Martin pushes 'social economy' to combat African poverty: Now leading advisory panel, ex-PM urges economic union for 53 nations

PUBLICATION: The Ottawa Citizen | DATE: 2006.10.18 | BYLINE: Elizabeth Thompson | SOURCE: The Montreal Gazette

The concept of a social economy, developed in Canada, could help people in many African nations to climb out of poverty, says former prime minister Paul Martin.

In an interview shortly after being named co-chairman of a special advisory panel to the African Development Bank, Mr. Martin said among the solutions he would like to see the bank explore to aid the impoverished continent are things like microcredit loans to small businesses and so-called social economy projects.

"It can work in Africa big time ... It will work anywhere where there is poverty and people are trying to come out of poverty," Mr. Martin said.

Increasingly, he predicts, the private sector will also provide aid for a social economy.

Social economy projects often tap into non-profit groups to supply services. For example, a non-profit group for people with disabilities might be hired to do cleaning for seniors and therefore allow them to stay in their homes longer and not have to go to nursing homes.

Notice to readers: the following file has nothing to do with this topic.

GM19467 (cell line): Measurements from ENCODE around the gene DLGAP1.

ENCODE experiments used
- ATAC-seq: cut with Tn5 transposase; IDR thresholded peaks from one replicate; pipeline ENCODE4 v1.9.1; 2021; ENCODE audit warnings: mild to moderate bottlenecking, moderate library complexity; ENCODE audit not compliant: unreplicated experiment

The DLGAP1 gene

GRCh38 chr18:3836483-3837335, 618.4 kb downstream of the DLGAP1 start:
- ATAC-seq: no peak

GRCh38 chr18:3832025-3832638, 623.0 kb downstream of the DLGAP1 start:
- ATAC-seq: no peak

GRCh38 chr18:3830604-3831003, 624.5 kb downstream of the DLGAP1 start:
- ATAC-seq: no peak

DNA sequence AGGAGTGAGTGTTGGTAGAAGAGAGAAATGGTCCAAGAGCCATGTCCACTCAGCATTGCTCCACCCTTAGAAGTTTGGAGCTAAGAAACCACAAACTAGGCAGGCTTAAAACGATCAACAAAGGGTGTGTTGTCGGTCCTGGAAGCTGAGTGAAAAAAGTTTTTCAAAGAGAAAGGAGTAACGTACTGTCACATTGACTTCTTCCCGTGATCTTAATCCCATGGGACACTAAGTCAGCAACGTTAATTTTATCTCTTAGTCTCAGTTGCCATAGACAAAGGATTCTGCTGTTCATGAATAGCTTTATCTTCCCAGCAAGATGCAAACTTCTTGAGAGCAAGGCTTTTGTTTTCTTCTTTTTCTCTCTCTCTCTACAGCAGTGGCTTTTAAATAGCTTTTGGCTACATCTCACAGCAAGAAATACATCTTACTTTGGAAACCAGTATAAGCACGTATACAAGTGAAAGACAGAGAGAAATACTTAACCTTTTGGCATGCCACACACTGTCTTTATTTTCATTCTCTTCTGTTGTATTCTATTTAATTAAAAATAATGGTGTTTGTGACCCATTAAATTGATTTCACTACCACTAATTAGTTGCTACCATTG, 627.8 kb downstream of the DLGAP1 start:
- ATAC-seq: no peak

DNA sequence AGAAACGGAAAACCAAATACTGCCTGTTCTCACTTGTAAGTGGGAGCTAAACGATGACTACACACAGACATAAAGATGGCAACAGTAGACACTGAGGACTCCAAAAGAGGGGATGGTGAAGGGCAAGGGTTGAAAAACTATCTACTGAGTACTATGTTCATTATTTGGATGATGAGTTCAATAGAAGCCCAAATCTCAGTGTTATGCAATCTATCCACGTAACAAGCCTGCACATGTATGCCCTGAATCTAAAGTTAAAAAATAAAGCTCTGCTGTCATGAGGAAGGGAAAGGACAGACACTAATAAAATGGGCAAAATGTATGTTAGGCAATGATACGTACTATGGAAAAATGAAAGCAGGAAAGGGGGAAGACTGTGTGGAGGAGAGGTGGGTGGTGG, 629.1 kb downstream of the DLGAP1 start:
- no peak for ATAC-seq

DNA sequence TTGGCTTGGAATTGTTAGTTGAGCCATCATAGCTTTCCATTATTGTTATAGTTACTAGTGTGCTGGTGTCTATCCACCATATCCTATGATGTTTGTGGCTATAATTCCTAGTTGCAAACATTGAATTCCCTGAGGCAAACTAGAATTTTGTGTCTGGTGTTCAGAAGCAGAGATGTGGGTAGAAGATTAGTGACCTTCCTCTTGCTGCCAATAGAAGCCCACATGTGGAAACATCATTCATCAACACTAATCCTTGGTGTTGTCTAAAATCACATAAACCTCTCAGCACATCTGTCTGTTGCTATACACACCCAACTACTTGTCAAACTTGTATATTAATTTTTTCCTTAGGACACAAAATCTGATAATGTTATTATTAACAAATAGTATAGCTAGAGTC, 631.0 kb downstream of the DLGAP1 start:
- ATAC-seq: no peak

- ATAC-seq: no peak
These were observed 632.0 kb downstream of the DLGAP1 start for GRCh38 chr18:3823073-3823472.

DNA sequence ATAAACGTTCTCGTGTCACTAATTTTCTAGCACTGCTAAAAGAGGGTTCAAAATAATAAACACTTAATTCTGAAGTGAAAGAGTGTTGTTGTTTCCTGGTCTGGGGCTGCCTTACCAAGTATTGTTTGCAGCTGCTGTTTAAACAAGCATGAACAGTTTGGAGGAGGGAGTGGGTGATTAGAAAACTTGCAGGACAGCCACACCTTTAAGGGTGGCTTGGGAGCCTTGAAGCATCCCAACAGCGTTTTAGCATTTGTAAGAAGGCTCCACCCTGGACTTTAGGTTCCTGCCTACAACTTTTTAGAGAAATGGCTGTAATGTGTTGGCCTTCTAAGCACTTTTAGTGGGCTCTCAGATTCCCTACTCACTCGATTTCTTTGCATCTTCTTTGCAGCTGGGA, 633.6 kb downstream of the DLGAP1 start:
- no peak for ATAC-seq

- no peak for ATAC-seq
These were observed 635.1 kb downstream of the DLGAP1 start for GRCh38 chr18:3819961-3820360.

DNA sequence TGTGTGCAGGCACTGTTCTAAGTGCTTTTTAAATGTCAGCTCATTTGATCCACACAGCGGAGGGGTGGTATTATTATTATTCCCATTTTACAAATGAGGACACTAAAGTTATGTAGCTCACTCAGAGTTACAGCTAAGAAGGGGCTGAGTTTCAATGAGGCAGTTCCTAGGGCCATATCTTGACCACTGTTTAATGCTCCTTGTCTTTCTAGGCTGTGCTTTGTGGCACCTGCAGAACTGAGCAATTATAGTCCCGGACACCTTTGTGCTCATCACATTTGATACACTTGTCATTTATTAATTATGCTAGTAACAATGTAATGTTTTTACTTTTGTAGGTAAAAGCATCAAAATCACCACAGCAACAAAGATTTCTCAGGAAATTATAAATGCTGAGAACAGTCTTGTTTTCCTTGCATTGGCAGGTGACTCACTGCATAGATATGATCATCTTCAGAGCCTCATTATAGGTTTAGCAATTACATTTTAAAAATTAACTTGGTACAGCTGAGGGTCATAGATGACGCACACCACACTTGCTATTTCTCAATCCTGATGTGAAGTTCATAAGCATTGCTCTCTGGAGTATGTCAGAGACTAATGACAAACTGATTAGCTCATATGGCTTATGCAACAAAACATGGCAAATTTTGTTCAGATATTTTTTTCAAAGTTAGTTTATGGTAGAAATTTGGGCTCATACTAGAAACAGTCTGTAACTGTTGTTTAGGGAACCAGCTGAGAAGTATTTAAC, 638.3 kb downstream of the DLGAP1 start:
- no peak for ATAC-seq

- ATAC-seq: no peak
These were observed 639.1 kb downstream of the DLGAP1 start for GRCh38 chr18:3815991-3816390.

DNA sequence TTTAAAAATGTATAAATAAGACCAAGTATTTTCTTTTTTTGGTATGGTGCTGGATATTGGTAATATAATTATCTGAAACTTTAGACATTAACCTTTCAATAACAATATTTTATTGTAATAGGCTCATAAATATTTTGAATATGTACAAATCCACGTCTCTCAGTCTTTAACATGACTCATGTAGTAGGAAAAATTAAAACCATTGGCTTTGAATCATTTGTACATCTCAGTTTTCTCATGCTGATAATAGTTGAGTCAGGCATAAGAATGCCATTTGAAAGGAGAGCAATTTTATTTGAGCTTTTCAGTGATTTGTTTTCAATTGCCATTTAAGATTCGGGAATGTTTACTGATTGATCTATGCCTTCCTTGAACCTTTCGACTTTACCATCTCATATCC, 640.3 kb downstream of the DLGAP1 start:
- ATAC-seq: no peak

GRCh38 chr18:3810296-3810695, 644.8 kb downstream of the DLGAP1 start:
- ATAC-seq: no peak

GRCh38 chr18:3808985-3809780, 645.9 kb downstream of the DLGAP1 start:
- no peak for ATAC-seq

As finance minister and then as prime minister, Mr. Martin was strongly supportive of social economy projects, earmarking millions to help that sector of the economy. However, all money for social economy projects not already allocated was cut last month by the Conservative government as part of its review of government spending programs.

As he begins his work on the African Development Bank's advisory panel, Mr. Martin is the first to acknowledge the considerable challenge ahead.

"The economic union of Africa is vital.

"Africa is 900 million people, but it is separated into 53 separate countries and it will never be able to achieve the kind of global scale that I think Africa is capable of unless it brings (about) that economic union. And the single most important economic institution for it to do that is the African Development Bank," he said.

While the bank is now on a sound financial footing after several years of financial problems, Africa lacks even the infrastructure necessary to be able to promote trade between African nations, Mr. Martin said.

For example, at a recent meeting in Tunis, many African leaders had to fly via Paris because there were no direct flights from their own countries.